DirkH’s review published on Letterboxd:
This film proves that if a simple message is told in a very simplistic and almost unbelievable way, but is told with fervour and acted out brilliantly, it is in the end the basic emotional connection to the topic that remains. And that is the true strength in this film that was hindered by a troubled production and attempts to deal with a tough subject matter.
It is a shame that most of this script, most notably the character development, is given the 'fairy tale' treatment. It is mainly dependent on simplistic contrivances and an audience willing to accept them. The motivation for the main character to go from A to B is not that convincing and I, for one, would have loved to have seen his road to point A fleshed out more. There are hints at that, but they remain that. It just feels uneven, probably due to problems on set, but still, a shame.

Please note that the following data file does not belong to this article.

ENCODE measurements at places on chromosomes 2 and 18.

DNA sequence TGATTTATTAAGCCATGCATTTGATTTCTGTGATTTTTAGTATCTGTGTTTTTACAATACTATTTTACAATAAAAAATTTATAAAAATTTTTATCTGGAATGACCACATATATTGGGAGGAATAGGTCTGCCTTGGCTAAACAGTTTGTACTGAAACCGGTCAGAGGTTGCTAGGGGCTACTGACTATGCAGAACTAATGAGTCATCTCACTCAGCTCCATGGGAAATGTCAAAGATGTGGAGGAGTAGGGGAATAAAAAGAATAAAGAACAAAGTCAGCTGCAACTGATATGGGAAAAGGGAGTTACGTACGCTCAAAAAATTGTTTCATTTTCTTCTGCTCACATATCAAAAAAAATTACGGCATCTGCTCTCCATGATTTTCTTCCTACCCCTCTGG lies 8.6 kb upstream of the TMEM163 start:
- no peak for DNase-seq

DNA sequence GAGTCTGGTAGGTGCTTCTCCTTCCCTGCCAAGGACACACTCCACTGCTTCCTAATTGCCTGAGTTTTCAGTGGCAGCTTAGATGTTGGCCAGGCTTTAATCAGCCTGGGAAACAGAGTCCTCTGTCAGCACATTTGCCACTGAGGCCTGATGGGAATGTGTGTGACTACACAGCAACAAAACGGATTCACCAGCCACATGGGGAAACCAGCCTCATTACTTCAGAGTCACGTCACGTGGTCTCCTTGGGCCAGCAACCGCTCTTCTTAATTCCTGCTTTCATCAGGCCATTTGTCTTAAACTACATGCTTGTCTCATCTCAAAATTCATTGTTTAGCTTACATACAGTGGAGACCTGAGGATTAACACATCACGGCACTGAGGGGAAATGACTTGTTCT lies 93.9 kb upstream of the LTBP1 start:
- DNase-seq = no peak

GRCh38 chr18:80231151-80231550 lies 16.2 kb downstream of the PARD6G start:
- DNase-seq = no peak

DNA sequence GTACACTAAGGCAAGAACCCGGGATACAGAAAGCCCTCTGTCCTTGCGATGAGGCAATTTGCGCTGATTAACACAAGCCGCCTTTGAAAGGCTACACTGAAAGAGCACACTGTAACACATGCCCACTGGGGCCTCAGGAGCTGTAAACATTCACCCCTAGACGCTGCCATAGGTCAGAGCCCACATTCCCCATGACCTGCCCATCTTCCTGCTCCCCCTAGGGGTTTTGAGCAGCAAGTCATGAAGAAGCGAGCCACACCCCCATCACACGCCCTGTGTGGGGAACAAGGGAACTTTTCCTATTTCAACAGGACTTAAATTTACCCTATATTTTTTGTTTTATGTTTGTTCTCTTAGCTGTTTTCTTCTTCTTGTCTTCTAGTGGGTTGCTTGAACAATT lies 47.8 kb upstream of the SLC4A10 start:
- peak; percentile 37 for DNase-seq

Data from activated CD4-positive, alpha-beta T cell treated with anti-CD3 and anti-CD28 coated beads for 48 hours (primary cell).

Why then do I still regard this film so highly. That is mainly due to Norton's performance. He somehow makes it work. When he's good, and he is exceptionally good here, he has the uncanny ability to convince his audience of the verity of what he's doing. He makes this film work and makes the rather contrived change believable and the subsequent events emotionally engaging. As seperate entities his pre-change and post-change characters are too contrasting, but as individuals they are portrayed magnificently.
There are some brutal scenes here and while they sometimes feel as plot devices to manipulate the audience, there is no denying the impact they have. In that respect they do serve a purpose and add to the almost relentless spiral of hate and violence most of this film encompasses.
So for all its problems I just cannot be anything other than impressed with it. It leaves a dent, as it is brutally honest at points and unrelentingly bleak, not falling for the fairytale ending trap in spite of the fairy tale writing.